Just a smallish observation whilst I sip on a Diet Coke during my work lunch break.

I’ve been thinking a bit about the implications of the word “forever”, which of course is a word that defines eternity, a never ending period if you will. One of my bugbears is when words are misused, and the meaning behind a word lost in a sea of miscellany. I think “forever” is such a word that needs to be considered very carefully, especially in the realm of Christian songwriting.

In such a limited period of time, I haven’t been able to do a word study of “forever” in the context of Scripture, but overwhelmingly I would be led to believe it is used relative to God. Consider in particular Psalm 136, a majestic decree of praise with a simple, yet profound Christian truth repeated many times: His love endures forever. The psalmists often expressed this, being reminded undoubtedly of how God faithfully expressed his patience, care and love for his people (and still does today)

To contrast, consider the lyrics of a song called Forever, by the Planetshakers music group. I can’t find a copy of the lyrics on the web to link to (and will link to them when I can find them), but the lyrical basis of what I can remember of the song is about the people of God worshipping and praising him every day and forever. I have an issue with this, because we as fallible, sinful humans are arguably incapable of making such promises and carrying through with them.

The trouble with Planetshakers and other similar albums is that the experiential aspect of Christianity is exalted to levels above and beyond what God has done for us. It seems that the writers are too keen on singing and writing about what they want to do, and forget about what has been done for us through Jesus Christ. I certainly want to express my gratitude and praise to God, but I don’t want that to become more elevated than that which has prompted me to express my gratitude and thanks.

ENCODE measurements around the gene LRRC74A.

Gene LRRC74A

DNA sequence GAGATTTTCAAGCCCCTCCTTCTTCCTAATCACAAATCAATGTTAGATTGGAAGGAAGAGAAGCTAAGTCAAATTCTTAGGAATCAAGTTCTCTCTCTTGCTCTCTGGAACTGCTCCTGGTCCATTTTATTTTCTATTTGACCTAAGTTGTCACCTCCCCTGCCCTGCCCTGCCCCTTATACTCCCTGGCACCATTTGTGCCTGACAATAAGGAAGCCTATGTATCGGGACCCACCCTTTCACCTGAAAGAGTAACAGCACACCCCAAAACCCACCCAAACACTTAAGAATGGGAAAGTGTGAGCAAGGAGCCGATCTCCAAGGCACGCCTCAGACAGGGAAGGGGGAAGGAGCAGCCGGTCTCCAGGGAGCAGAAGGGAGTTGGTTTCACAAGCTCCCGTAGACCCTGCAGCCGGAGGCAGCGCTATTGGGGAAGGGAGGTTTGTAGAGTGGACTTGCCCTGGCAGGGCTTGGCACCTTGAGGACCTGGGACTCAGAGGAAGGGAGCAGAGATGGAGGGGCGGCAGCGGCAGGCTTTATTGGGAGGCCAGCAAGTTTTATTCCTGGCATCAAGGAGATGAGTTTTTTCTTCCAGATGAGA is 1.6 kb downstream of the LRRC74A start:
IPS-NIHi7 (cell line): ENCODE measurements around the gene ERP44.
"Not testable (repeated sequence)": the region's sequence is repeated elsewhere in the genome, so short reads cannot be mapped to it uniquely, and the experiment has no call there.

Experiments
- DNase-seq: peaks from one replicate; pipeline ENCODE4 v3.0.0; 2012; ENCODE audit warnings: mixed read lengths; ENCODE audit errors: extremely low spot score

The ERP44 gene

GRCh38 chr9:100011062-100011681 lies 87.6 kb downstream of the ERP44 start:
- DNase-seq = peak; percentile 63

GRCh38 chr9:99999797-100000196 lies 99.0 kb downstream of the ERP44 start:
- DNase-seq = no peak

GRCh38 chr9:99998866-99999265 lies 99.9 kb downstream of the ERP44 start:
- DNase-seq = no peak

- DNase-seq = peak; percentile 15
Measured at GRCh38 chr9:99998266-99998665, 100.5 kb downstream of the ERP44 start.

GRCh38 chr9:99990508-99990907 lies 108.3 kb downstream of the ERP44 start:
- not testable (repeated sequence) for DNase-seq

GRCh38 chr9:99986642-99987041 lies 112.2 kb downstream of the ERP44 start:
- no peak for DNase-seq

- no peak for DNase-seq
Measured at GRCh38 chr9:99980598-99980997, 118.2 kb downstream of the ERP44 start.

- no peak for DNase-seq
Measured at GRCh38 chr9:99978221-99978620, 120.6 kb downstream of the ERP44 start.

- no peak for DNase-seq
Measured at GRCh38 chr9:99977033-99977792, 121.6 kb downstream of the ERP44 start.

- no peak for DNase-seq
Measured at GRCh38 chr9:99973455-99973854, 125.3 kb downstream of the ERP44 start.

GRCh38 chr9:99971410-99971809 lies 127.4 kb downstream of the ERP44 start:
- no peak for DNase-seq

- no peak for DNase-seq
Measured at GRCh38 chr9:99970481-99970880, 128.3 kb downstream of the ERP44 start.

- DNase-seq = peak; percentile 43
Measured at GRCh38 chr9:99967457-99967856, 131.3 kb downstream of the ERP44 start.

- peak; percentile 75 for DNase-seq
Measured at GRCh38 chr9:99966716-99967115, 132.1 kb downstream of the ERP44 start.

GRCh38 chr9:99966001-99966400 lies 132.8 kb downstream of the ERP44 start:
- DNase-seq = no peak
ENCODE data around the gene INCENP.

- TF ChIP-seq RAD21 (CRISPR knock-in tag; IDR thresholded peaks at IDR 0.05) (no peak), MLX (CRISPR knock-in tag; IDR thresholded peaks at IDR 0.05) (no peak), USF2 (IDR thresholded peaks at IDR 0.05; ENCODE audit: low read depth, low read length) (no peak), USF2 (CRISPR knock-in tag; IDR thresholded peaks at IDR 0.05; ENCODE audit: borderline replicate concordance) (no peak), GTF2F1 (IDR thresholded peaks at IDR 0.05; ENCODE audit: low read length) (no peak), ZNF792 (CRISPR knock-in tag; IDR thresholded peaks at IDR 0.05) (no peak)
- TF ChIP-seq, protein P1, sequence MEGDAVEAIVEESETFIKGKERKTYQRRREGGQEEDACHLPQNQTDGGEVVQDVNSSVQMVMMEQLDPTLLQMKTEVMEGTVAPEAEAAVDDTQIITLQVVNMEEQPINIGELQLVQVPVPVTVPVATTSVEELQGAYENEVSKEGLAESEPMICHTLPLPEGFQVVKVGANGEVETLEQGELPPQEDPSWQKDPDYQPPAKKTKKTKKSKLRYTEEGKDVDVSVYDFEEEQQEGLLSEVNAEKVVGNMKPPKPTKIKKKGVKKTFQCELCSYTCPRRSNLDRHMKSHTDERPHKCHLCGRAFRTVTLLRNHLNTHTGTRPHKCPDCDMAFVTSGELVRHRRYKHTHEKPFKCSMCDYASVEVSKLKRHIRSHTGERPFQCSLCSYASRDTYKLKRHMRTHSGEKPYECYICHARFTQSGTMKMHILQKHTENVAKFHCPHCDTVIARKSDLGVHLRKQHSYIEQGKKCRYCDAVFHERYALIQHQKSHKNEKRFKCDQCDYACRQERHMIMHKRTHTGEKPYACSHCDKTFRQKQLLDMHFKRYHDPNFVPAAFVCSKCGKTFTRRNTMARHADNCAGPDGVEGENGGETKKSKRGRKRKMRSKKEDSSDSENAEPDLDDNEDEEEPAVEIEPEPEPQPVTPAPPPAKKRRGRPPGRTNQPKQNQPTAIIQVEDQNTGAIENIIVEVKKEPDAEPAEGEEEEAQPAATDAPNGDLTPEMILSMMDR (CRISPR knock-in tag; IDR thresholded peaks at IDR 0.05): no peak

As a church musician and leader, I find that songs that balance the singing of the work of God in salvation with words that express our thankfulness are appropriate, but I would never advocate songs that are totally focussed on the “from me to you” style of “worship”. To paraphrase something that Steve so vividly said in his sermon yesterday, bland truthfulness is in the long run going to be more edifying than showy watered down words (although musically bland songs are not all that desirable). 

That’s all the time I have for now – I do want to sit down and talk more about music and the church, and other aspects of Christianity that I’ve been pondering for a while, so stay tuned.


4 Responses

  1. Looking forward to hearing more of it.

    By the way, did you see the Bulldog’s article in the tele today about the ‘Continuous Brawl Team’?

    It seems as full on as you said, what will happen next? I didnt hear Ray today, what did he have to say, did you hear him?

  2. I read the article, and I did hear Ray (I imagine it’ll probably be on his best bits podcast) – he basically said that the vice captain shouldn’t have said what he said, and apologised for the whole thing. I’ll probably write up my thoughts on the whole (Enzo) imbroglio this arvo.

  3. We need Chippy to describe it as a fracas, a broo ha ha, or an imbroglio

  4. Which is why I termed it to be an imbroglio. I’m just rereading the article and downloading Ray’s podcast to listen to, then I’ll get something typed up.

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